iStock_000023488582XSmall-300x198One of reasons that I love consulting and love attending events where I meet with end users is that I get to “keep it real” by seeing what’s really happening out in the real world as opposed to what analysts think should be happening in the data center and across the IT spectrum.  To listen to some of the typical tech media, one would think that everyone is now running their data centers inside public clouds or hybrid clouds and that the IT group is now completely focused on accelerating the business and technology issues are a thing of the past.

Everyone, that is, except you.  As you read these reports, you may walk away believing that you’re the only shop left still running all on-premises and without full data center automation and without any kind of converged infrastructure.

So you don’t have any plans in place to move to the cloud.  You don’t have any plans in place to move to converged infrastructure.  You barely have the time and resources to meet existing expectations, let alone try to change the status quo and automate your own work.  You’re far from alone.  As I discussed with a number of IT practitioners this week, there are a myriad of obstacles holding organizations back from jumping on some of the current technology trends.

  • Bandwidth.  This is one that many may question since bandwidth is easy to get in many places these days, but, in reality, there are any number of organizations that are still challenged when it comes to getting bandwidth that is affordable, reliable, and provides sufficient speed.  While the situation is improving, until the bandwidth playing field becomes more level, some organizations will simply be unable to leverage cloud services.
  • Budget.  Change requires some kind of resourcing in order to happen.  In many places, IT budgets remain extremely tight and there is a fear of upsetting the delicate balance that has been achieved.  These organizations may be risk-adverse or may truly not have the funds necessary to properly test new services.
  • Time.  Another critical resource is staff time.  Organizations don’t simply wake up one day and declare that they are moving to the cloud with no planning.  Many IT departments continue to struggle to simply keep pace with current demands, let alone consider new ones.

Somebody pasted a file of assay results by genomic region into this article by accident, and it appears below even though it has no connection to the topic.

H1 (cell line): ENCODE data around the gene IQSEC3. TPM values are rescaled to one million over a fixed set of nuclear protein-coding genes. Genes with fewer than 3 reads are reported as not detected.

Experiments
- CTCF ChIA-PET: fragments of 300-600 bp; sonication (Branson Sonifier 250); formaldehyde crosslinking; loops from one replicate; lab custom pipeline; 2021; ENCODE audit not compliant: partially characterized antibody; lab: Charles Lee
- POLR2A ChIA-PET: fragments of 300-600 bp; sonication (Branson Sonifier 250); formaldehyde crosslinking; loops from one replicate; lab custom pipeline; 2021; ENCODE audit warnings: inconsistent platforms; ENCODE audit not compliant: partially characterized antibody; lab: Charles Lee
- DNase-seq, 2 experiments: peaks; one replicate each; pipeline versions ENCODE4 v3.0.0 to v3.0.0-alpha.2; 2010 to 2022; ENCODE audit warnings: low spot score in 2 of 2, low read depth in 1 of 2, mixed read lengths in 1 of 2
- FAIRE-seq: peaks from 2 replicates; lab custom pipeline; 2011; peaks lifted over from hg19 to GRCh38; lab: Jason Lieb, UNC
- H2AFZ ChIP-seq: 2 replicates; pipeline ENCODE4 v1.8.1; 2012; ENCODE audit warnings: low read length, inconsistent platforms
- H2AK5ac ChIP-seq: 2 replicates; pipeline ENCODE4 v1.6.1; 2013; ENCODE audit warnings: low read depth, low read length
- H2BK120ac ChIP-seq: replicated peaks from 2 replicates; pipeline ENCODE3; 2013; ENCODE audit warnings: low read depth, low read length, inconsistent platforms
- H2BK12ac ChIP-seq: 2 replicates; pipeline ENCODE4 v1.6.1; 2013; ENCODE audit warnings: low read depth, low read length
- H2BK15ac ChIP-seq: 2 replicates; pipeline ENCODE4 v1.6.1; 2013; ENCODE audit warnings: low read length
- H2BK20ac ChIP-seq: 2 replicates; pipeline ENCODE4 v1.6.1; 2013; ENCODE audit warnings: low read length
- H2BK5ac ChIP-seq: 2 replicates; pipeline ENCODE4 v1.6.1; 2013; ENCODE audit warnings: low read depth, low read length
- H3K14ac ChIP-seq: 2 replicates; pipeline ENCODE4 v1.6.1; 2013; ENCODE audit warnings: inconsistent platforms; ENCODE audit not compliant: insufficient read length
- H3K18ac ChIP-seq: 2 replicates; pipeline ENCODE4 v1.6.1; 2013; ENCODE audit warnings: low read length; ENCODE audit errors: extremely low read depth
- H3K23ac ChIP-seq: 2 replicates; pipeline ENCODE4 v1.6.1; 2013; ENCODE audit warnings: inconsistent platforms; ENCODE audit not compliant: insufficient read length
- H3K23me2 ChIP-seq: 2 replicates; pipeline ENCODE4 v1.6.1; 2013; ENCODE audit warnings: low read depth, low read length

• Need.  “If it isn’t broke, don’t fix it” is a common refrain in many places.  If there is no perceived need, organizations will simply remain with the status quo.
  • Perception of hype.  Even with what we’re seeing in the market today, “cloud” still suffers from the ridiculous hype that has been generated in recent years.  There remain IT pros skeptical that the cloud will remain a viable option and they see it as just another passing fad.  In fact, I was even asked, “When will the cloud go away?” by one attendee at a conference.  I indicated that I didn’t believe it was going anywhere and that, this time, the trend is real.
  • Security.  Security is a legitimate concern for many, particularly those that live under heavy regulation or hold a lot of sensitive information.
  • Job security.  There is still major concern from IT pros that moving to the cloud will require a change in skill set and may even mean the loss of a job as the company no longer needs particular skills.  The unfortunate fact is that this is probably true to an extent.
  • Understanding of the trend.  Although a lot is written about many of today’s trends, it seems that rank and file IT staff aren’t able to stay as current as many would like and may not have the knowledge necessary to make an informed judgment call on whether or not a particular trend or service is worth investigating.

Even with all of these roadblocks, I remain convinced that CIOs and IT leaders across the board should find ways to at least look at emerging trends to determine if there is a business opportunity to be had.  It will require some new ways of thinking and may require a redefinition of some skills, but there is an opportunity for IT to move into the role of “trusted services broker” rather than simply a “cost center” in the organization.  Even in a broker model, the IT group will still need technical skills to assess new solutions and integrate them into the organization’s systems, so technical skills will not all go away.

I do worry a bit about IT organizations that can’t get out of the quagmire in order to become more business-focused and what that could mean for the future of the IT profession.  One way or another, businesses are going to meet the demands that they have and the question will remain, “Can IT do it or do we need to go outside?”